The programme is part of an assistance package previously promised by the EU which Turkey said is progressing too slowly.
The European Union will implement its largest humanitarian aid programme yet, aimed at helping refugee families in Turkey.
The 28-member bloc under the Facility for Refugees in Turkey will be financing the Emergency Social Safety Net (ESSN), with €348 million ($393 million) in aid expected to reach one million refugees in Turkey.
The Commissioner for Humanitarian Aid and Crisis Management Christos Stylianides stated that the programme is a "game changer in the delivery of international humanitarian aid."
"Together with the World Food Programme and our Turkish partners we have developed an innovative system that can deliver what people need, where it is needed most, and in the most effective way possible. Through the ESSN, our contribution will be more effectively directed to vulnerable refugees," he added, while taking the opportunity to praise Turkey on its support for refugees.
There are over 3.1 million refugees in Turkey, meaning the country hosts more refugees than any other.
The European Union says nearly 160,000 people, the majority of whom are Syrians, reached Turkey by sea in 2016.
Furthermore, in 2015 over 857,000 people arrived in Greece from Turkey by sea.
Even though most Syrian refugees go through a registration process, the EU said about 90 percent of them remain outside of camps deprived of basic services.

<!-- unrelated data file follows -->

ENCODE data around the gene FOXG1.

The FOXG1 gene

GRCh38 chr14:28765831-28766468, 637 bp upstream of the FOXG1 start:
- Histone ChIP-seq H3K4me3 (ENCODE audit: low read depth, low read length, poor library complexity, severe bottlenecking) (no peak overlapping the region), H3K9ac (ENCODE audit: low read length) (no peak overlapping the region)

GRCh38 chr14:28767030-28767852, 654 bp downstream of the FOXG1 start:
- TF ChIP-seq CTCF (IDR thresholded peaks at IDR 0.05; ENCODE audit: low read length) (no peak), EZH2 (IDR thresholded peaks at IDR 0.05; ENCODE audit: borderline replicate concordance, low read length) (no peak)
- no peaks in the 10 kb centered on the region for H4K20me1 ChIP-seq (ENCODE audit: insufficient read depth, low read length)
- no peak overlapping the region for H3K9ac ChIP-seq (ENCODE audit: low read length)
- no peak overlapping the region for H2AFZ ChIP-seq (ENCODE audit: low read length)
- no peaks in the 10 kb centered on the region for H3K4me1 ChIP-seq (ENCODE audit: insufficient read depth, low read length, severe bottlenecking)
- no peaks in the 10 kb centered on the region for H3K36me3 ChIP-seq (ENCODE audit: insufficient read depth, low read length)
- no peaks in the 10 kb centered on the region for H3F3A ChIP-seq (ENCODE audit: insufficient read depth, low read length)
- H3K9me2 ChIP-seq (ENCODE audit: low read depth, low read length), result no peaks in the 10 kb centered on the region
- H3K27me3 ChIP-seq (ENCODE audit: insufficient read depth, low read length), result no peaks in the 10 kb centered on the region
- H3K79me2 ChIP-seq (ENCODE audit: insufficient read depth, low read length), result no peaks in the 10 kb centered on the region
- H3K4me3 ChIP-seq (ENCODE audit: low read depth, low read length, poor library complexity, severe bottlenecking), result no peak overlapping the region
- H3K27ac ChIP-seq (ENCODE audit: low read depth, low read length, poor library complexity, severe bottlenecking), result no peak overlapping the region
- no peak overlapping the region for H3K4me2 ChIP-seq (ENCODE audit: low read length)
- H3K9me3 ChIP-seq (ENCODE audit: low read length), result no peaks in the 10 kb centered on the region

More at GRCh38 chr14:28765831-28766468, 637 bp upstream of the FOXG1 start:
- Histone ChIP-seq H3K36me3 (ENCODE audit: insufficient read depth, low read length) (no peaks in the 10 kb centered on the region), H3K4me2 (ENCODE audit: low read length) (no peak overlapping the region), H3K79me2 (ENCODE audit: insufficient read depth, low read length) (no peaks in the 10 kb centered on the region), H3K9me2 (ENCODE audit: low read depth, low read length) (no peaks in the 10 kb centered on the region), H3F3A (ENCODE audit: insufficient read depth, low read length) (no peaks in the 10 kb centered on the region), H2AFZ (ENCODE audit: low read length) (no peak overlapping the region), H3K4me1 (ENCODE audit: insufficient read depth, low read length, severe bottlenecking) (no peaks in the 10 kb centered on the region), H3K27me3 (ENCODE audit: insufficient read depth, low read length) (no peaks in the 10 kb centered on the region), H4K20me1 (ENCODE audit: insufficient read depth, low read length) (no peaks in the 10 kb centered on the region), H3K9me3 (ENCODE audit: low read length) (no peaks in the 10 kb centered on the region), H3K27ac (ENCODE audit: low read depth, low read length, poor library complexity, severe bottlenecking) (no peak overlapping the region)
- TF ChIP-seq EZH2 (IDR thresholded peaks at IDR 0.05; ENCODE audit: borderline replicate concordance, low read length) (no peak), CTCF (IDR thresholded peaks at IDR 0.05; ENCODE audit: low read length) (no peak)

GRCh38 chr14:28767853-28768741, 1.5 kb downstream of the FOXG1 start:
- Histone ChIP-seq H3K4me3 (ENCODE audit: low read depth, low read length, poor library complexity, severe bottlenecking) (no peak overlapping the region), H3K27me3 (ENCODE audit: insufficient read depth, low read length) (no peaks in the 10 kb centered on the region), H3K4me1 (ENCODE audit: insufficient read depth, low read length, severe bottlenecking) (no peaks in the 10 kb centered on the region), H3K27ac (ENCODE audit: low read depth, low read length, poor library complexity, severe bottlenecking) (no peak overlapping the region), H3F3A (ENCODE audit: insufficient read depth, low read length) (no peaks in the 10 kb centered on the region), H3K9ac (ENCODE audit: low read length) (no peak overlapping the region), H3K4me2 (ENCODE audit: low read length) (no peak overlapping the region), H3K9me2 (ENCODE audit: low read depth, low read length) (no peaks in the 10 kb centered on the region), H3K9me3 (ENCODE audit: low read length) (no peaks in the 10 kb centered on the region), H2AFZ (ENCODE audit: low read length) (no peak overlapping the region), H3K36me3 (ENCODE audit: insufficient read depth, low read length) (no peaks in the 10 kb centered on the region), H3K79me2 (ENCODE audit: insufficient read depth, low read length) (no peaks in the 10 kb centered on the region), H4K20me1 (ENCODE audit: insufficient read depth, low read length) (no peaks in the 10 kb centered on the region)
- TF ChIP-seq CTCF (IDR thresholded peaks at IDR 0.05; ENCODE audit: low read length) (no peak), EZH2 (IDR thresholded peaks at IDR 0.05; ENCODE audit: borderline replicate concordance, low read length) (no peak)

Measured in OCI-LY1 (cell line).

There are currently 26 refugee camps in Turkey hosting more than 250,000 people. The Turkish Government is believed to have spent over €7 billion on the refugees.
However, refugees outside the camps often live in poor conditions with limited resources.
The EU has launched the Facility for Refugees in Turkey in an attempt to support Syrian and other refugees with resources coming from the EU budget and from EU member states providing €3 billion in 2016 and 2017.
According to the EU, more than €169 million has been activated through the Facility for Refugees.
The first €40 million will be allocated to 585,000 Syrian refugees living outside of camps, and 150,000 Syrian refugees living within the camps will be provided with e-cards to purchase food in specific shops.
In late July, another humanitarian aid project totaling €79 million was launched by The European Commission, providing healthcare, informal education as well as assistance in preparing for the upcoming winter.
In the meantime, Greek Prime Minister Alexis Tsipras will be hosting a summit of southern European countries in Athens to address migration, security and economic issues..